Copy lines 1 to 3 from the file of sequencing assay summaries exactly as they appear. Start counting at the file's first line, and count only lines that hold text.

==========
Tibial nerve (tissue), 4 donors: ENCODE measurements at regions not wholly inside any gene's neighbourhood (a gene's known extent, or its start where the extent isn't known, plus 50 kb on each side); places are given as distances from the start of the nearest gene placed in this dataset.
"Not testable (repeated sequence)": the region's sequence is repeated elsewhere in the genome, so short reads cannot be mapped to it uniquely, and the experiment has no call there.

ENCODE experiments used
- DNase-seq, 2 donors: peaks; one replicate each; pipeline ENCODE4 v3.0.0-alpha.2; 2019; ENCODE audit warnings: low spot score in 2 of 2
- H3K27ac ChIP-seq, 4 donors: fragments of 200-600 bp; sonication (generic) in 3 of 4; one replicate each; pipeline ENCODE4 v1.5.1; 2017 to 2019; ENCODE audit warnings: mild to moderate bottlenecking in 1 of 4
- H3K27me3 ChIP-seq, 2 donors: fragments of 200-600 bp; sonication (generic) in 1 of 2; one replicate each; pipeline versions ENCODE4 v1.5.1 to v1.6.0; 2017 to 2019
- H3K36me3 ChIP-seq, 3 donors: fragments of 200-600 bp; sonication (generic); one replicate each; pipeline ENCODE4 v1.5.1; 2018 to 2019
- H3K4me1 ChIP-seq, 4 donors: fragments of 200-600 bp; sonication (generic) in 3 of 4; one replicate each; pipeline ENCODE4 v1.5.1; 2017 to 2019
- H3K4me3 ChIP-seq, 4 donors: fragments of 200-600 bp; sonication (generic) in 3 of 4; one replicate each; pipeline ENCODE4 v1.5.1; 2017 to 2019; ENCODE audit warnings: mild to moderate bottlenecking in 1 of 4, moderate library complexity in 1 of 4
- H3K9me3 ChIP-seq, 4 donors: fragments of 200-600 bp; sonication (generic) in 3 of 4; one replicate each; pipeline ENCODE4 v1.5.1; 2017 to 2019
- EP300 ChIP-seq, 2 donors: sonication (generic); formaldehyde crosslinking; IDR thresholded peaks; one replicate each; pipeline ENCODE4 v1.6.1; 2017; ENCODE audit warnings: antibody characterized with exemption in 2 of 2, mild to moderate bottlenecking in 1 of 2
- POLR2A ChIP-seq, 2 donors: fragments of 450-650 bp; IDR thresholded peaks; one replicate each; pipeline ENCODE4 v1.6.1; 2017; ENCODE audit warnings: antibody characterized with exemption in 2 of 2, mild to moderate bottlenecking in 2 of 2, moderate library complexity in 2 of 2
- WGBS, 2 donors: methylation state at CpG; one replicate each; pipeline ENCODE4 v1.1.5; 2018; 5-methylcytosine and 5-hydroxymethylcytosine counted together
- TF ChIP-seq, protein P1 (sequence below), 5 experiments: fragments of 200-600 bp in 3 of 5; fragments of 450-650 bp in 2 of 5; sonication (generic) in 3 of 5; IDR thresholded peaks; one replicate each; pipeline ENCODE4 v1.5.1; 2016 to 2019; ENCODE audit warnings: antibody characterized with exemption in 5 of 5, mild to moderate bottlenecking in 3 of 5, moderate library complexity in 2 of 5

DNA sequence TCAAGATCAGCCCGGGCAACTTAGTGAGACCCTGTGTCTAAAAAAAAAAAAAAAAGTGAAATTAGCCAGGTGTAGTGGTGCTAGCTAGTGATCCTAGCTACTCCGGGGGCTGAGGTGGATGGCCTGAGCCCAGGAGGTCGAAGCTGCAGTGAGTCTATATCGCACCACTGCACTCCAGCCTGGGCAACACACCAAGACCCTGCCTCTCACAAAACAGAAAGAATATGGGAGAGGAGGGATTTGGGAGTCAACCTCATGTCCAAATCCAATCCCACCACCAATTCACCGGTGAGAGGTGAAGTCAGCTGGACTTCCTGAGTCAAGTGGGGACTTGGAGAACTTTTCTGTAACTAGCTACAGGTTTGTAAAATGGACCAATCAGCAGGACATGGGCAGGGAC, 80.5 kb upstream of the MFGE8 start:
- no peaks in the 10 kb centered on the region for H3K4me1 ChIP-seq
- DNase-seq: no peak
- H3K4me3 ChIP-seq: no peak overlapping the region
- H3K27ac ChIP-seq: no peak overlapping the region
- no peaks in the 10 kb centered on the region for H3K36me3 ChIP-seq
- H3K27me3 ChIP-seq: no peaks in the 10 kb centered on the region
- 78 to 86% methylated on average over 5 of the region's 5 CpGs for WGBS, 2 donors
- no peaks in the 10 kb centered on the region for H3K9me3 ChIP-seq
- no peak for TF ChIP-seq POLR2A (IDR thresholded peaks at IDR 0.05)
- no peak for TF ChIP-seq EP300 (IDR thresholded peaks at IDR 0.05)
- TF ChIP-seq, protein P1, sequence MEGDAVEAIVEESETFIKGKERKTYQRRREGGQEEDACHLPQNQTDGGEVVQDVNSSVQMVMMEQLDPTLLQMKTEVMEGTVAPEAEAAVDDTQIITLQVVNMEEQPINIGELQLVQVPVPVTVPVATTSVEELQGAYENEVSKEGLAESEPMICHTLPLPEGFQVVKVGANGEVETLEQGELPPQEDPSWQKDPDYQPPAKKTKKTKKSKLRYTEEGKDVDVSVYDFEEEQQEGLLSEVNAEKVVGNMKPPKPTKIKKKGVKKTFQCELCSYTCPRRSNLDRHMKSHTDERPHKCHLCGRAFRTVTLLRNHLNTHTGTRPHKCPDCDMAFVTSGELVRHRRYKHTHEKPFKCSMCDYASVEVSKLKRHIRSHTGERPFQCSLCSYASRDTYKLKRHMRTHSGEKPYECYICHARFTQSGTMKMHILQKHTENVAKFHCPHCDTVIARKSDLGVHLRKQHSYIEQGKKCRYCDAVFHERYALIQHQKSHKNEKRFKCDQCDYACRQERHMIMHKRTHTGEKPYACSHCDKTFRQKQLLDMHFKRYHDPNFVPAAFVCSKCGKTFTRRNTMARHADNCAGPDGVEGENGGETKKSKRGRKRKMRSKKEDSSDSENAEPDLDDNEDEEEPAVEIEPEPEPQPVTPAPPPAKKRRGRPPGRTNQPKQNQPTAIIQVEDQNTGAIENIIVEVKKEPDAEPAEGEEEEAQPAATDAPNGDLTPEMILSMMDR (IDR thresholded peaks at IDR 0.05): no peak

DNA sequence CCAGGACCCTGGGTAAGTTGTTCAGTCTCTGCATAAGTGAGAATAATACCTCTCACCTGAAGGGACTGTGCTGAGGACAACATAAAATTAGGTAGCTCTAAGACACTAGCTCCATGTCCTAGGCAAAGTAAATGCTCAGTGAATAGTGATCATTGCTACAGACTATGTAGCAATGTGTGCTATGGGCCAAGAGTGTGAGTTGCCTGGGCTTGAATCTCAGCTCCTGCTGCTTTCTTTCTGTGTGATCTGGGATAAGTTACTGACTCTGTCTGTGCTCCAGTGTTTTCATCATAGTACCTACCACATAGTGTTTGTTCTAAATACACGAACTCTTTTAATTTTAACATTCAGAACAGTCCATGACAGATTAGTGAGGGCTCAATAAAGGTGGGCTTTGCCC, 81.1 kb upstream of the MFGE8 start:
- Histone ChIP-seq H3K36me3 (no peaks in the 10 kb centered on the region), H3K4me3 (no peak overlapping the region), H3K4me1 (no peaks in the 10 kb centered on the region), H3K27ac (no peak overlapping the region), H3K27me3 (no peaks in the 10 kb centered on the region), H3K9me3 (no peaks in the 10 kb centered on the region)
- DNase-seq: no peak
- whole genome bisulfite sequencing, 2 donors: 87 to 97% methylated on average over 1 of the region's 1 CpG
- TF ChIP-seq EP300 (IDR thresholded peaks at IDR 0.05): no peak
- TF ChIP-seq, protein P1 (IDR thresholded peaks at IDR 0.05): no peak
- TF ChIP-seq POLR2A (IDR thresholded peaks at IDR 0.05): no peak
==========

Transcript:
Tibial nerve (tissue), 4 donors: ENCODE measurements at regions not wholly inside any gene's neighbourhood (a gene's known extent, or its start where the extent isn't known, plus 50 kb on each side); places are given as distances from the start of the nearest gene placed in this dataset.
"Not testable (repeated sequence)": the region's sequence is repeated elsewhere in the genome, so short reads cannot be mapped to it uniquely, and the experiment has no call there.

ENCODE experiments used